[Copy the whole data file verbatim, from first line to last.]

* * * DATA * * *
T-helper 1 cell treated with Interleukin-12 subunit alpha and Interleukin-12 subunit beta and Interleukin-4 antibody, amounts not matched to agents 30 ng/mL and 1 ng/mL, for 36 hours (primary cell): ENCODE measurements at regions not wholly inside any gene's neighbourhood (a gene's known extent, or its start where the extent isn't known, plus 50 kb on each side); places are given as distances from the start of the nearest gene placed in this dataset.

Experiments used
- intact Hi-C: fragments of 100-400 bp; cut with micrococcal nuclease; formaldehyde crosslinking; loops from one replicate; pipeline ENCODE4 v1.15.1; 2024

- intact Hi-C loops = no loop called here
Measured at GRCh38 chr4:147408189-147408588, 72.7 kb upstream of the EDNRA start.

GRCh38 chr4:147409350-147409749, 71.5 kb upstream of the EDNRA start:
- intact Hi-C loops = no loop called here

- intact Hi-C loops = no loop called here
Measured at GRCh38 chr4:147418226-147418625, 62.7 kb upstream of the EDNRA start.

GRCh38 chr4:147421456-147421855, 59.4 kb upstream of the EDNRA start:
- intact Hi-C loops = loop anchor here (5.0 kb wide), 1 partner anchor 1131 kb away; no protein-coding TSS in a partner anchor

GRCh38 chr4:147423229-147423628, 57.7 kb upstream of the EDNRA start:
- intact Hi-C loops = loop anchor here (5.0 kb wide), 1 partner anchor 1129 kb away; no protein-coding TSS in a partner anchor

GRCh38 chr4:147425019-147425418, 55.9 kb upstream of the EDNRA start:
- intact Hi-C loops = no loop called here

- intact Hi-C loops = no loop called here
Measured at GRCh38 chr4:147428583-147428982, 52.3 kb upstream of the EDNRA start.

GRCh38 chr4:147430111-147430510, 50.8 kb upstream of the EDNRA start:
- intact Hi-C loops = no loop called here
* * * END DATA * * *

T-helper 1 cell treated with Interleukin-12 subunit alpha and Interleukin-12 subunit beta and Interleukin-4 antibody, amounts not matched to agents 30 ng/mL and 1 ng/mL, for 36 hours (primary cell): ENCODE measurements at regions not wholly inside any gene's neighbourhood (a gene's known extent, or its start where the extent isn't known, plus 50 kb on each side); places are given as distances from the start of the nearest gene placed in this dataset.

Experiments used
- intact Hi-C: fragments of 100-400 bp; cut with micrococcal nuclease; formaldehyde crosslinking; loops from one replicate; pipeline ENCODE4 v1.15.1; 2024

- intact Hi-C loops = no loop called here
Measured at GRCh38 chr4:147408189-147408588, 72.7 kb upstream of the EDNRA start.

GRCh38 chr4:147409350-147409749, 71.5 kb upstream of the EDNRA start:
- intact Hi-C loops = no loop called here

- intact Hi-C loops = no loop called here
Measured at GRCh38 chr4:147418226-147418625, 62.7 kb upstream of the EDNRA start.

GRCh38 chr4:147421456-147421855, 59.4 kb upstream of the EDNRA start:
- intact Hi-C loops = loop anchor here (5.0 kb wide), 1 partner anchor 1131 kb away; no protein-coding TSS in a partner anchor

GRCh38 chr4:147423229-147423628, 57.7 kb upstream of the EDNRA start:
- intact Hi-C loops = loop anchor here (5.0 kb wide), 1 partner anchor 1129 kb away; no protein-coding TSS in a partner anchor

GRCh38 chr4:147425019-147425418, 55.9 kb upstream of the EDNRA start:
- intact Hi-C loops = no loop called here

- intact Hi-C loops = no loop called here
Measured at GRCh38 chr4:147428583-147428982, 52.3 kb upstream of the EDNRA start.

GRCh38 chr4:147430111-147430510, 50.8 kb upstream of the EDNRA start:
- intact Hi-C loops = no loop called here